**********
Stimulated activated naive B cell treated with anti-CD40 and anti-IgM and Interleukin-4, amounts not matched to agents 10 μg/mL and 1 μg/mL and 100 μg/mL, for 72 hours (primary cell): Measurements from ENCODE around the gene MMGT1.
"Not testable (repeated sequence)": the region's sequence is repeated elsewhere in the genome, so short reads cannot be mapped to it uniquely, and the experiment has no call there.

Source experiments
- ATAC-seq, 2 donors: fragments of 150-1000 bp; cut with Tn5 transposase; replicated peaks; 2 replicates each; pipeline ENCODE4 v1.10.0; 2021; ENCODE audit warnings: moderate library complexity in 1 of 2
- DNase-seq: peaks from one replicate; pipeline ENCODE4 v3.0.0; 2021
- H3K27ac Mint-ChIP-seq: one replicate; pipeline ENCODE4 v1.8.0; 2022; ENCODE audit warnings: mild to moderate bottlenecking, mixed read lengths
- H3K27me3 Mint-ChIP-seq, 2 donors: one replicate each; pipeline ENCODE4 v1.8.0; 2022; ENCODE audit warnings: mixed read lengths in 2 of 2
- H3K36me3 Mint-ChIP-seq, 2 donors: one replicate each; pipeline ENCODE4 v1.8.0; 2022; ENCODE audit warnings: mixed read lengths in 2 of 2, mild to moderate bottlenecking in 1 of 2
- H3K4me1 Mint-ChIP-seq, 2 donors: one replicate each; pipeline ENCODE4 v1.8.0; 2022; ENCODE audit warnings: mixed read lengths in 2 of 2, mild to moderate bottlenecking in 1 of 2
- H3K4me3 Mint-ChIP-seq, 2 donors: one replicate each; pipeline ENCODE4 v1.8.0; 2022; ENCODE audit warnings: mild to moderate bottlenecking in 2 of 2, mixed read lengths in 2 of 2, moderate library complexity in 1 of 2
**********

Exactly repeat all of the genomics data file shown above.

Stimulated activated naive B cell treated with anti-CD40 and anti-IgM and Interleukin-4, amounts not matched to agents 10 μg/mL and 1 μg/mL and 100 μg/mL, for 72 hours (primary cell): Measurements from ENCODE around the gene MMGT1.
"Not testable (repeated sequence)": the region's sequence is repeated elsewhere in the genome, so short reads cannot be mapped to it uniquely, and the experiment has no call there.

Source experiments
- ATAC-seq, 2 donors: fragments of 150-1000 bp; cut with Tn5 transposase; replicated peaks; 2 replicates each; pipeline ENCODE4 v1.10.0; 2021; ENCODE audit warnings: moderate library complexity in 1 of 2
- DNase-seq: peaks from one replicate; pipeline ENCODE4 v3.0.0; 2021
- H3K27ac Mint-ChIP-seq: one replicate; pipeline ENCODE4 v1.8.0; 2022; ENCODE audit warnings: mild to moderate bottlenecking, mixed read lengths
- H3K27me3 Mint-ChIP-seq, 2 donors: one replicate each; pipeline ENCODE4 v1.8.0; 2022; ENCODE audit warnings: mixed read lengths in 2 of 2
- H3K36me3 Mint-ChIP-seq, 2 donors: one replicate each; pipeline ENCODE4 v1.8.0; 2022; ENCODE audit warnings: mixed read lengths in 2 of 2, mild to moderate bottlenecking in 1 of 2
- H3K4me1 Mint-ChIP-seq, 2 donors: one replicate each; pipeline ENCODE4 v1.8.0; 2022; ENCODE audit warnings: mixed read lengths in 2 of 2, mild to moderate bottlenecking in 1 of 2
- H3K4me3 Mint-ChIP-seq, 2 donors: one replicate each; pipeline ENCODE4 v1.8.0; 2022; ENCODE audit warnings: mild to moderate bottlenecking in 2 of 2, mixed read lengths in 2 of 2, moderate library complexity in 1 of 2